ENGLEWOOD — Do the Broncos think Patriots quarterback Tom Brady is a crybaby?

"That would be an accurate statement. I've never seen any quarterback look to the referee right after he gets sacked more than Brady," defensive lineman Antonio Smith said with a smile at Dove Valley on Monday. "Every time he gets sacked he looks at the ref like, 'You see him sack me? Was that supposed to happen? He did it a little hard. Please throw a 15-yard penalty on him. Get him fined.'"

Again, it was only Monday. The AFC Championship Game isn't until Sunday. 

This is going to be fun. 

Oh, the Broncos know how good Brady is. On the first day of Patriots week, several members of the defense watched TVs in the locker room that showed Brady shredding the Chiefs like he has a bone to pick with good barbecue.

They admired how quickly Brady unloads the ball. They marveled at a short passing game that works as a running game. There was no video of Brady's press conference, or they might have complimented his perfectly imperfect hair and sweater game.

"That man is automatic," Smith said.

The Patriots are coming, to Sports Authority Field, and the Broncos have their hands full with the best quarterback in the NFL. Hey, don't blame me for the early shots fired. I'm a card-carrying member of the "Brady is Beautiful" fan club. Our group compares dimpled chins and swaps Uggs like baseball cards.

The Broncos, though? They reached their second title game in three years on the strength of their defense, and the strength of their defense is its swag.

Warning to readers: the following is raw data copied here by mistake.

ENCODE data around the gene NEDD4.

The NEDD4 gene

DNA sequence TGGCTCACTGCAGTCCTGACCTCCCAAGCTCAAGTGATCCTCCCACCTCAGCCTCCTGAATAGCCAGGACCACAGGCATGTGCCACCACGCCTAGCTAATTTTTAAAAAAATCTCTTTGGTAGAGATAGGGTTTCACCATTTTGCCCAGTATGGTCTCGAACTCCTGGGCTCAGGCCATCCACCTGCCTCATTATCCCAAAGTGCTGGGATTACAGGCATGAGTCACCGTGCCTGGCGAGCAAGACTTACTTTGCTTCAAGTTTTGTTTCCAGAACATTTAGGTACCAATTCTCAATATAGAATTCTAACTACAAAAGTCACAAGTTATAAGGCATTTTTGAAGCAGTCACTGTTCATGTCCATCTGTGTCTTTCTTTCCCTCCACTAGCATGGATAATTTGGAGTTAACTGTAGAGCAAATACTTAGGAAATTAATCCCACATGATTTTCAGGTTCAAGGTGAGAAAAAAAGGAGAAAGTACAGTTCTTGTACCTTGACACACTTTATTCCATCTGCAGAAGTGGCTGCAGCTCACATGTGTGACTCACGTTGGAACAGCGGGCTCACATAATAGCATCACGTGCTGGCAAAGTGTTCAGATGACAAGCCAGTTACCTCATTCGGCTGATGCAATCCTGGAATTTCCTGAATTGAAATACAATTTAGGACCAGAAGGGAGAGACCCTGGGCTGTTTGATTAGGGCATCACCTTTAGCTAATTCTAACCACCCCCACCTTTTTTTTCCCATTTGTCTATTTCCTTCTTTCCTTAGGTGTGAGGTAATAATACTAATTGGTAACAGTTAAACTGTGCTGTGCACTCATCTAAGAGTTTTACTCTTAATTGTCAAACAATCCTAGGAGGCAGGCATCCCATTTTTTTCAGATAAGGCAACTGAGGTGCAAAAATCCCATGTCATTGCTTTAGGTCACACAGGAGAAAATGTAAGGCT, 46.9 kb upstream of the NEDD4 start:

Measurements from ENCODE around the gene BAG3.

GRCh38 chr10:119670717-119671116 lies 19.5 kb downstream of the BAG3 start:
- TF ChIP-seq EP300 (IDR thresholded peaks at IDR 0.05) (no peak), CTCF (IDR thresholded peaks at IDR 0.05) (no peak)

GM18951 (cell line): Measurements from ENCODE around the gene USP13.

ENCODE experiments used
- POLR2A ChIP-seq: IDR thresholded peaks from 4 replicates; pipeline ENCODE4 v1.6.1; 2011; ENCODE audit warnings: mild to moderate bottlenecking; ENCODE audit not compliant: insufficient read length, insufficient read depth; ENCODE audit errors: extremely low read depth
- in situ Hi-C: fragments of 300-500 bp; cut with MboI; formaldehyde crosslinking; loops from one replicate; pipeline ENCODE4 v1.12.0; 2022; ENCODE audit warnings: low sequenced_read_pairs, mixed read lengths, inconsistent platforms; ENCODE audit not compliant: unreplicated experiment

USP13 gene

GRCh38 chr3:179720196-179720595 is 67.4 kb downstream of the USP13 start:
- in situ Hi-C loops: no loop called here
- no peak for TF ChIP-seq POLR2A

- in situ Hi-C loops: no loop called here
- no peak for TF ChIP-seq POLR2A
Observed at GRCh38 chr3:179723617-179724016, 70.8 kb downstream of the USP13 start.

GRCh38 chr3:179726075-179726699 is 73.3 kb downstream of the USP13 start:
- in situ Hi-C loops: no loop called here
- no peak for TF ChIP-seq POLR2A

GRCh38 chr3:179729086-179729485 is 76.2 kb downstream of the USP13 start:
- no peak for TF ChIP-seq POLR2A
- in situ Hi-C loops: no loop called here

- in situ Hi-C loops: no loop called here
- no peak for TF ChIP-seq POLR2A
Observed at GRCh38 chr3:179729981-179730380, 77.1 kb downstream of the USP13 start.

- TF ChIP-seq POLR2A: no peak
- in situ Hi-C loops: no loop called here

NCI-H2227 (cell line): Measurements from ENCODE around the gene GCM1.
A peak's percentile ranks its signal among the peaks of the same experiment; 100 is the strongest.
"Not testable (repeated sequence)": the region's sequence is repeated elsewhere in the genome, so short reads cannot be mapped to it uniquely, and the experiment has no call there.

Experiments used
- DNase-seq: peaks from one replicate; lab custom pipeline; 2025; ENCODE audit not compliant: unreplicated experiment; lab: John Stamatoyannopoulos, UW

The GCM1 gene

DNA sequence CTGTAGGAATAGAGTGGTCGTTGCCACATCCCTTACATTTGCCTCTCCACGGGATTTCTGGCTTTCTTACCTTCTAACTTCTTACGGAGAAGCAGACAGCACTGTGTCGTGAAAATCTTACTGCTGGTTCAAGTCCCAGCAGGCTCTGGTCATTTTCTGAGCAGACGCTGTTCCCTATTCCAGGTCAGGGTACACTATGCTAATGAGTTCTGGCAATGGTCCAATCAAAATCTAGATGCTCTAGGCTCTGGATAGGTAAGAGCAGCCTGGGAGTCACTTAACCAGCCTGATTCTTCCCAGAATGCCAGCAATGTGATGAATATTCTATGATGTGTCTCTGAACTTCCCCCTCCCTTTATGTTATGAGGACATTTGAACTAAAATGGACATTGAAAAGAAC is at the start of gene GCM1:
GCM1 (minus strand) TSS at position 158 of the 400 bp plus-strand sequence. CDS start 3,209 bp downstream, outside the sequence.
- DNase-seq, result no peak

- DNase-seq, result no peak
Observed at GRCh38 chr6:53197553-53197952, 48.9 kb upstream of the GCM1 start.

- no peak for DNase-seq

The No Fly Zone is now the No Cry Zone.

"He's not going to rattle just because you hit him hard. I've tried over the years," Smith said. "That's what D-linemen think: 'The harder you hit the quarterback, the better it will make it on the secondary.'

"With Brady, he's a great competitor. You know it's coming. He's going to cry about getting hit, but he's going to take the hit and keep going."

The marquee screams Brady vs. Manning XVII, a nod to the quarterback rivalry that is past its better days. Comparing their passing statistics is a fine way to incite a spirited conversation on sports-talk radio, but it won't determine which team advances to Super Bowl 50 and which team laments what could have been.

The critical element to the AFC Championship Game is how well the Broncos defend against Brady and a quick-strike passing game that doubles as football's version of the Golden State Warriors. The Patriots are small ball in pads, causing mismatches with Julian Edelman and Danny Amendola until the burly power forward rumbles across the middle for the dunk. Then, Gronk spike.

The Broncos beat the Patriots 30-24 in overtime Nov. 29, a snowy wonderland in which Edelman and Amendola didn't play due to injury.

"They've got their players now," linebacker Von Miller said. "We wouldn't want it any other way."

Now it's the Broncos dealing with a key injury. Chris Harris Jr., their All-Pro cornerback, survived Sunday's 23-16 win against the Steelers with his left arm dangling at his side. If a shoulder injury prevents the league's top slot cover guy from performing at his usual level, pressuring Brady becomes paramount.

"His (Harris') shoulder has been bothering him. He went out there and gutted it up and played with one arm in a lot of ways," coach Gary Kubiak said Monday.

Back to Brady. There's a healthy respect for ol' blue eyes. When the Patriots opened last season with an alarming 2-2 record, Broncos cornerback and former Pat Aqib Talib told everyone within earshot, "Tom will have them there at the end."

He was right, of course. It says here if there's a secret weapon in New England's huddle, it's not the Deflator or hidden cameras, but the hollow AFC East that grants home playoff games as if the Patriots hold the luckiest raffle ticket. This is their fifth straight title game, a stretch that includes eight playoff games in Foxboro (7-1) and one on the road (0-1, the loss at Mile High two years ago).

But crybabies?

It was only Monday.

Twitter: @bypaulklee

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